Parliament, alas, is playing a diminishing role in influencing the management of national affairs: yet it remains an effective barometer of the prevailing political climate. So when that climate is as confrontationist, divisive and polarised as at present, it is inevitable that the legislature is also subjected to turbulent buffeting. It would be schizophrenic to expect legislators to conduct  themselves very differently in the House from what they do during their bread-and-butter politicking. Against this unhappy yet realistic background, the Vice-President’s suggestion for a consensus-based code of conduct for parliamentary functioning equates with merely trying to suppress the symptoms, not remedy the underlying malaise. It is also apparent that after assuming the Chair in the Rajya Sabha, Mr M Venkaiaih Naidu, has opted to overlook what happened regularly when he spoke from the floor ~ uproar in Parliament is not an overnight development.

The Prime Minister may be excused for taking yet another dig at the Opposition when endorsing the call from the Vice-President at a function to mark his “progress report” (Mr Naidu’s) after a year as Chairman of the Rajya Sabha: Mr Narendra Modi is not a creature of Parliament, unfamiliar with the intricacies of recent precedent setting complications ~ but that alibi would also not suffice for the Congress’ plea that its president was little more than a schoolboy in 1984, hence unaware of the carnage in the Capital at the time.

Rather than only advocate better behaviour, Mr Naidu would be performing a national service if he attempted to defuse the powder keg on which Indian politics is perched ~ the fuse burning shorter as 2019 approaches.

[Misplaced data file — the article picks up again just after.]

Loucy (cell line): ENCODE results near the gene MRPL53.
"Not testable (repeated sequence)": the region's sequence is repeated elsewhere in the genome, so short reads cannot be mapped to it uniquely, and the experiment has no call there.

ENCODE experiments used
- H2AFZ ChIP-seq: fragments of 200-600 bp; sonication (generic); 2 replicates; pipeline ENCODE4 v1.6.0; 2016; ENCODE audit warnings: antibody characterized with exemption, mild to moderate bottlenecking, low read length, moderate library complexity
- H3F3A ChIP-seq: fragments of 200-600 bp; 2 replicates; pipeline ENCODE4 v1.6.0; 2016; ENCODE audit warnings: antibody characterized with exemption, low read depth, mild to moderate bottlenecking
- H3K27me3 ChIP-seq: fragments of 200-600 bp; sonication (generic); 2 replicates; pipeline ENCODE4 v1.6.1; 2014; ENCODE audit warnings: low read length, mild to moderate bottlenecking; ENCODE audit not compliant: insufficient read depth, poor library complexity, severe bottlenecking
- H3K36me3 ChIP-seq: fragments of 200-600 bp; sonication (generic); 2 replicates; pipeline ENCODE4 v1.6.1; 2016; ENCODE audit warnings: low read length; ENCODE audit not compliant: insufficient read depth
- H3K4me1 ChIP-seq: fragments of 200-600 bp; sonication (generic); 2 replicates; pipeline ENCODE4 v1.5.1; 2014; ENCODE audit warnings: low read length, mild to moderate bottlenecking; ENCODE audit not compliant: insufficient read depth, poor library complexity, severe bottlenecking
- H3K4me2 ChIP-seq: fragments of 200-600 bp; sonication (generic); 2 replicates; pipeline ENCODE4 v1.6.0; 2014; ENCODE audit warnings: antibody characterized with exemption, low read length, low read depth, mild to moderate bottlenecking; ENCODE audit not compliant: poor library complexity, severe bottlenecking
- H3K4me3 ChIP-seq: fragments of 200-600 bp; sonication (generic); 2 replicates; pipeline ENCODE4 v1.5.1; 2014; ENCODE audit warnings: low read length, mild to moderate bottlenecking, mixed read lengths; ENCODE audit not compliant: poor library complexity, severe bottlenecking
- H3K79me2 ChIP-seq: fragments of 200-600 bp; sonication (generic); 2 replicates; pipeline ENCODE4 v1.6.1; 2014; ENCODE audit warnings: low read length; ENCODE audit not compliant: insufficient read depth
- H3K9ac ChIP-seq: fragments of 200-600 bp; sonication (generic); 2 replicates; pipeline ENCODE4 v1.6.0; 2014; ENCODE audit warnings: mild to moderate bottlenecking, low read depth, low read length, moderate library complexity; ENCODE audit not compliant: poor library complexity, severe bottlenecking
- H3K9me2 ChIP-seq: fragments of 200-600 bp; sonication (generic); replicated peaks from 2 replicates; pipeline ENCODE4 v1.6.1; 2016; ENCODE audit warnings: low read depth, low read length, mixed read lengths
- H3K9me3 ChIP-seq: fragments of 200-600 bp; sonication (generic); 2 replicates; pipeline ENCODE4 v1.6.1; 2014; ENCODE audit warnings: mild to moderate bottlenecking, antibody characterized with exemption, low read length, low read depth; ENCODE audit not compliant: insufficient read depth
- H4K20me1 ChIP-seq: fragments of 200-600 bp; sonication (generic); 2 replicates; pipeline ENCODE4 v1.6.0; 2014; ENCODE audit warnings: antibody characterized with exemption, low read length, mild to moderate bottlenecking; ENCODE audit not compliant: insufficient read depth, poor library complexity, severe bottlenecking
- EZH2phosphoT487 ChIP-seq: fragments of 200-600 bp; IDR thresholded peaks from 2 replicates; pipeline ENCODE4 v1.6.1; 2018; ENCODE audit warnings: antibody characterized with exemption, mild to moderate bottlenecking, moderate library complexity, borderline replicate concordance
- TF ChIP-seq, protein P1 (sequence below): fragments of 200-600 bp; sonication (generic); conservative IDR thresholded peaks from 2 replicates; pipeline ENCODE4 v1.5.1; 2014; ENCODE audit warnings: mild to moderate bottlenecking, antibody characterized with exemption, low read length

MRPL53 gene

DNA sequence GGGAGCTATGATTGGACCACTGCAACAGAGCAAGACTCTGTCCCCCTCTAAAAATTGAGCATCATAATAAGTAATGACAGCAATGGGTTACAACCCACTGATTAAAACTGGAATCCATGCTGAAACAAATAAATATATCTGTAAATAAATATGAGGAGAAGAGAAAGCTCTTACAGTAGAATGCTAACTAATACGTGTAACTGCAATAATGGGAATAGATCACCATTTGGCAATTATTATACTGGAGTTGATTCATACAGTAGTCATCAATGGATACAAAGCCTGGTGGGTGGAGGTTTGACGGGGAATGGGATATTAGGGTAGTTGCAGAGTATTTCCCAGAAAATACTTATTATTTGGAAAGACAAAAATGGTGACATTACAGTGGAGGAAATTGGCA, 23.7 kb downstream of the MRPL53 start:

Little purpose would be served in trying to apportion blame for who is responsible for the present mess. Rajiv Gandhi’s desire to toss the Marxists into the Bay of Bengal was born of the same sentiment that has just seen the son of a BJP legislator in Madhya Pradesh being arrested for talking of taking the life of Jyotiraditya Scindia. In his own way Mr Modi has contributed to that logjam: his contention that discipline is slammed as being “autocratic” speaks volumes for the lack of effort to work towards consensus: his praise for the Vice-President’s sense of punctuality serves as a reminder of the claims that during the Emergency the trains ran on time, and clerks in government offices were at their desks as scheduled. Regimentation and democracy do not go hand in hand, give-and-take are the essence of the latter.

Unfortunately the Presiding Officers in Parliament are overly-influenced by the numbers thrown up in a Lok Sabha poll ~ note how the Upper House is being short-changed by the Speaker determining several legislative proposals to be “money bills”. Mr Venkaiah Naidu is not to be faulted for desiring more cordiality in Parliament, but that would flow when politics is cordial too ~ here too it is time to emulate Atal Behari Vajpayee.